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Nation & World

US plywood producers sue rivals from Brazil

A Lowes customer loads plywood Aug. 30 in his truck at the hardware store in Altamonte Springs, Florida.
A Lowes customer loads plywood Aug. 30 in his truck at the hardware store in Altamonte Springs, Florida.

FORT LAUDERDALE, Fla. – U.S. plywood producers claim a competing product from Brazil has a high risk of failure in major hurricanes, but consumers can’t tell because the imported wood is falsely certified as structurally sound.

In a lawsuit filed in U.S. District Court in Fort Lauderdale, the companies allege that since 2016, two American inspection firms and an accreditation agency failed to perform their “quality control functions” when millions of square feet of plywood was imported into the U.S. Much of it arrived through Florida ports, including Broward County’s Port Everglades.

“As a result, U.S. residents who live or work in buildings constructed with off-grade Brazilian plywood are exposed to significant risk of serious injury or death, particularly in the event of a hurricane or significant earthquake,” the suit alleges.

The plywood is mainly used in the construction of residential and commercial buildings. Homeowners use it to help protect their windows from high winds and storm debris during hurricanes.

In a telephone interview, plaintiff attorney Michael Haglund, of Portland, ORegon, said Friday that some of the plywood in question was used to help with rebuilding in Puerto Rico after Hurricane Maria.

“The really unfortunate fact is that it is being passed off as structural plywood when it can’t meet that standard,” he said.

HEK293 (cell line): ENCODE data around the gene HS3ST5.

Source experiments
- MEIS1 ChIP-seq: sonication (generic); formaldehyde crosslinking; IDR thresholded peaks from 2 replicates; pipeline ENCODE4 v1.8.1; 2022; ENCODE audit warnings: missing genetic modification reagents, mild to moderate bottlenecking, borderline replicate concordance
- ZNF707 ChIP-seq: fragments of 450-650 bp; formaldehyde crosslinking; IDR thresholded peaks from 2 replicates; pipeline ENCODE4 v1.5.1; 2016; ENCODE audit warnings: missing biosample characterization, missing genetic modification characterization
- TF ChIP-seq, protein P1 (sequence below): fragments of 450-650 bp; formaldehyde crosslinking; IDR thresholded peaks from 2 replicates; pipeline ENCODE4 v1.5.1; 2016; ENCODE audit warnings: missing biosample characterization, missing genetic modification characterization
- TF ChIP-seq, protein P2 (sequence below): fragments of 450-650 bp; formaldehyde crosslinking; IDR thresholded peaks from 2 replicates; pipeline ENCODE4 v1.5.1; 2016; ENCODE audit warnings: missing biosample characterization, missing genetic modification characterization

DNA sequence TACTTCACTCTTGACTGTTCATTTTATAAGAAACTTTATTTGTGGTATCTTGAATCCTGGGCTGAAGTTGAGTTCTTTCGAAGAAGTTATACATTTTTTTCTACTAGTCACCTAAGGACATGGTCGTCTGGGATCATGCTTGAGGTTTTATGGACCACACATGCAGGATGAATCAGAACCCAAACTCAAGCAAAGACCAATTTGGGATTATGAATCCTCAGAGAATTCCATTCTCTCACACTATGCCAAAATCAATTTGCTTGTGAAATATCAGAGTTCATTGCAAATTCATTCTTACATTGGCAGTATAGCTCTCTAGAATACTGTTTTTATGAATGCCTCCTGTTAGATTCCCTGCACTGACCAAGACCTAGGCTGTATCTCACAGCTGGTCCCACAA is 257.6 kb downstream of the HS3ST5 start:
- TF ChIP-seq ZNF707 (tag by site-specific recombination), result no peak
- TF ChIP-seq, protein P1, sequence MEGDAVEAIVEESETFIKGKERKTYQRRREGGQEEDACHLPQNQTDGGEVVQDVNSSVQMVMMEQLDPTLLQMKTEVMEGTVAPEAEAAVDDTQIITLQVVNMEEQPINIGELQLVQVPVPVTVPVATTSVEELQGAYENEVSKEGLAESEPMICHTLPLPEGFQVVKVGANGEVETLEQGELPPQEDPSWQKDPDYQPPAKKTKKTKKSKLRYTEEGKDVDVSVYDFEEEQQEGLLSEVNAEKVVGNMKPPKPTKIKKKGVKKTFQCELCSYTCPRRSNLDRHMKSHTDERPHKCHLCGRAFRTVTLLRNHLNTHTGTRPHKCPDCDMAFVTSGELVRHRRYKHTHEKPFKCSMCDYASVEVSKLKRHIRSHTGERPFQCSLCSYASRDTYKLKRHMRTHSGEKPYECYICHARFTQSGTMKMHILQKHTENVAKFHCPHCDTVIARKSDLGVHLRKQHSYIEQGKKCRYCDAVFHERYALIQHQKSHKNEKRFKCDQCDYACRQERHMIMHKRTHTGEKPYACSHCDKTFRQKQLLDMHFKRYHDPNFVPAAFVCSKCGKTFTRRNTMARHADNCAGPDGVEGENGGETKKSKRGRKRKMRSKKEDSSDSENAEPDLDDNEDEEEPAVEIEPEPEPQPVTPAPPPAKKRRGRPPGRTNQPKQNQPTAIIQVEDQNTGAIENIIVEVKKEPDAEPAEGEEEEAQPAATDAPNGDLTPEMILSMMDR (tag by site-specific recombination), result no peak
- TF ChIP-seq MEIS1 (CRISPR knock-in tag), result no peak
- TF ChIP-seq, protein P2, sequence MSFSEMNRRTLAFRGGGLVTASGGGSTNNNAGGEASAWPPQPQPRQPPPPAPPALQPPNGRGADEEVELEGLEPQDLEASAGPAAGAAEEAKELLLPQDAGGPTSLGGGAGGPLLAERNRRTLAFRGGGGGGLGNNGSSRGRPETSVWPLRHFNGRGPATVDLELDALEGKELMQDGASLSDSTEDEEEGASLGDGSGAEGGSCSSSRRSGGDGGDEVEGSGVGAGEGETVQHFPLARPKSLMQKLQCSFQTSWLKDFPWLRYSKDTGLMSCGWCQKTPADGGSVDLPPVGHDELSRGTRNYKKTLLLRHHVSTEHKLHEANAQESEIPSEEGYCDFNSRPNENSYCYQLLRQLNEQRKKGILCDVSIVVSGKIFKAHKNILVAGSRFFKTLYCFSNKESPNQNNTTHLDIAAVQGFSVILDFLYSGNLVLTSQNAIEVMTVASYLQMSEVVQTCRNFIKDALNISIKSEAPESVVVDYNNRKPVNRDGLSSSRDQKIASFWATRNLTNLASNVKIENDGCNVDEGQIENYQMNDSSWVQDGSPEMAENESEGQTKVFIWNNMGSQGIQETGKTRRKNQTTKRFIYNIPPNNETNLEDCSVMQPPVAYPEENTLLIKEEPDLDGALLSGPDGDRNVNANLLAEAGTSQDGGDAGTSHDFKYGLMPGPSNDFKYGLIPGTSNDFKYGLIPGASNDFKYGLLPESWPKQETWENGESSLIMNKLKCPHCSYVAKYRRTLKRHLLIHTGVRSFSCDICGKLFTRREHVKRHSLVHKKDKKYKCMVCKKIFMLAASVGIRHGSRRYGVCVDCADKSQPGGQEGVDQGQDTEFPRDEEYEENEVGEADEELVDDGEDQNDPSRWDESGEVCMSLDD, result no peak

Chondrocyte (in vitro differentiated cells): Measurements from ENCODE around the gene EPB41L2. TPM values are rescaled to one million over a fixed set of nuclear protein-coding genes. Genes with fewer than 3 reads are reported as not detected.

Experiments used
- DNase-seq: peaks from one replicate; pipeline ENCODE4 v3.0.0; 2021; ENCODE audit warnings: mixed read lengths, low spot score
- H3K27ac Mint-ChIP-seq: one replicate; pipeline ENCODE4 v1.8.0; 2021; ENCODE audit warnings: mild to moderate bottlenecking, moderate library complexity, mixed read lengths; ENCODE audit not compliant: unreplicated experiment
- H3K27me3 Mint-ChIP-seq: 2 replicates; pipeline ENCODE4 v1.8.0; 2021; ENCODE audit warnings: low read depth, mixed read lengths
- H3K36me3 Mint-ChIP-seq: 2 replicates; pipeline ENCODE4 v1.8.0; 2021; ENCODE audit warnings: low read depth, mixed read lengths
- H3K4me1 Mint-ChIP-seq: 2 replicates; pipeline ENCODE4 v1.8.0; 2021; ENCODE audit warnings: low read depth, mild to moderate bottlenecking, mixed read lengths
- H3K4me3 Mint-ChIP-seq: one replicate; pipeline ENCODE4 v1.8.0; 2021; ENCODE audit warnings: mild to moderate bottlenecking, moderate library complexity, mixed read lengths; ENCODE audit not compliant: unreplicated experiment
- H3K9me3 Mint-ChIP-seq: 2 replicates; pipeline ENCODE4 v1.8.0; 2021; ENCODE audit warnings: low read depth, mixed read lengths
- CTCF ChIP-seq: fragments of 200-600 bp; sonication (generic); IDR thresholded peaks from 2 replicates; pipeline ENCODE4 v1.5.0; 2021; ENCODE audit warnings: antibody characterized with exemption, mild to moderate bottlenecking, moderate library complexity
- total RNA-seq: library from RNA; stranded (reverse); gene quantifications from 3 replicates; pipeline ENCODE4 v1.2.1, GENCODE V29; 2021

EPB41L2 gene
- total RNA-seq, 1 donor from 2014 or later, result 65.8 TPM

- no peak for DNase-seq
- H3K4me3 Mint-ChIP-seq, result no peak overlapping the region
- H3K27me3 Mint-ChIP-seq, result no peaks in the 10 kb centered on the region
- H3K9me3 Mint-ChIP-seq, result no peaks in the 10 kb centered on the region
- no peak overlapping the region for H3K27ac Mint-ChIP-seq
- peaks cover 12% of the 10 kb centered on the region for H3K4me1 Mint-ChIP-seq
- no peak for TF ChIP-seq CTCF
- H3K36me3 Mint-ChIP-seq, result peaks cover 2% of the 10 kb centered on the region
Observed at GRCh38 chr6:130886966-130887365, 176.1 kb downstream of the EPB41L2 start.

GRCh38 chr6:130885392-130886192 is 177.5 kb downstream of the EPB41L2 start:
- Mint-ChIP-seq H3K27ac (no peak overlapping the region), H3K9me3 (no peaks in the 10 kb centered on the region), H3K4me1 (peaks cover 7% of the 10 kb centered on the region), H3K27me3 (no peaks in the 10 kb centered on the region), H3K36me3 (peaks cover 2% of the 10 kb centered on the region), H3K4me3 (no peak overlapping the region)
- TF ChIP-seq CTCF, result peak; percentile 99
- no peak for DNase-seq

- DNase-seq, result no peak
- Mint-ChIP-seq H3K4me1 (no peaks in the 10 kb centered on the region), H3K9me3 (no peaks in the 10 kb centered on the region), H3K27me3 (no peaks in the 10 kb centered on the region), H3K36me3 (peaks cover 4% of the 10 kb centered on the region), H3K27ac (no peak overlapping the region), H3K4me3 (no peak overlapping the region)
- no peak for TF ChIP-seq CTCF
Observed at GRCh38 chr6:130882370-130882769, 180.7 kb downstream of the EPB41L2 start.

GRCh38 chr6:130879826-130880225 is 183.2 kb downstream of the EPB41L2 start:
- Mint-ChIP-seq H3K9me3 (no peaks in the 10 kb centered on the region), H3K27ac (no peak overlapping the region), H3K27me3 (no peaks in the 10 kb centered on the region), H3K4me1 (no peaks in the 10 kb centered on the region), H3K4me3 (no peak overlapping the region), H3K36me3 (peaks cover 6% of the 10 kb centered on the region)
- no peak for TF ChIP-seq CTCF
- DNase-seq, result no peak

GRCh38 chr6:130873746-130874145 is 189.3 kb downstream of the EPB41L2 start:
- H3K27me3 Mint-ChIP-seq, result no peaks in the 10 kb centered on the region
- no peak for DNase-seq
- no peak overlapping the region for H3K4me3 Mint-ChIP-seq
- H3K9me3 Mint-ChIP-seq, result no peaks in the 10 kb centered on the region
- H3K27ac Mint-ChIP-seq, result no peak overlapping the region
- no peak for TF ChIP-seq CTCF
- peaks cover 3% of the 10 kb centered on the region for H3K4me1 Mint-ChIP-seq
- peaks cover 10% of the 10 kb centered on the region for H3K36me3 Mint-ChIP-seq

The suit was filed by a group of 10 plywood producers in the South and Pacific Northwest against inspection services PFS-TECO of Wisconsin and Timber Products Inspection Inc. of Georgia. A third defendant named in the suit is International Accreditation Service of California, which is the accrediting service for the two inspection firms.

Timber Products President Jay Moore denied the allegations Friday when the South Florida Sun Sentinel contacted his company Friday.

“We have reviewed the allegations of the complaint and believe that they are both misleading and totally without legal merit,” Moore said by email. “Timber Products will defend itself vigorously in court and is confident that the facts will show that its conduct and practices were in all respects consistent with its responsibilities and the standards applicable to this industry.”

Moore said he would offer a more detailed response to the allegations in the coming days.

The two other firms couldn’t be reached for comment.

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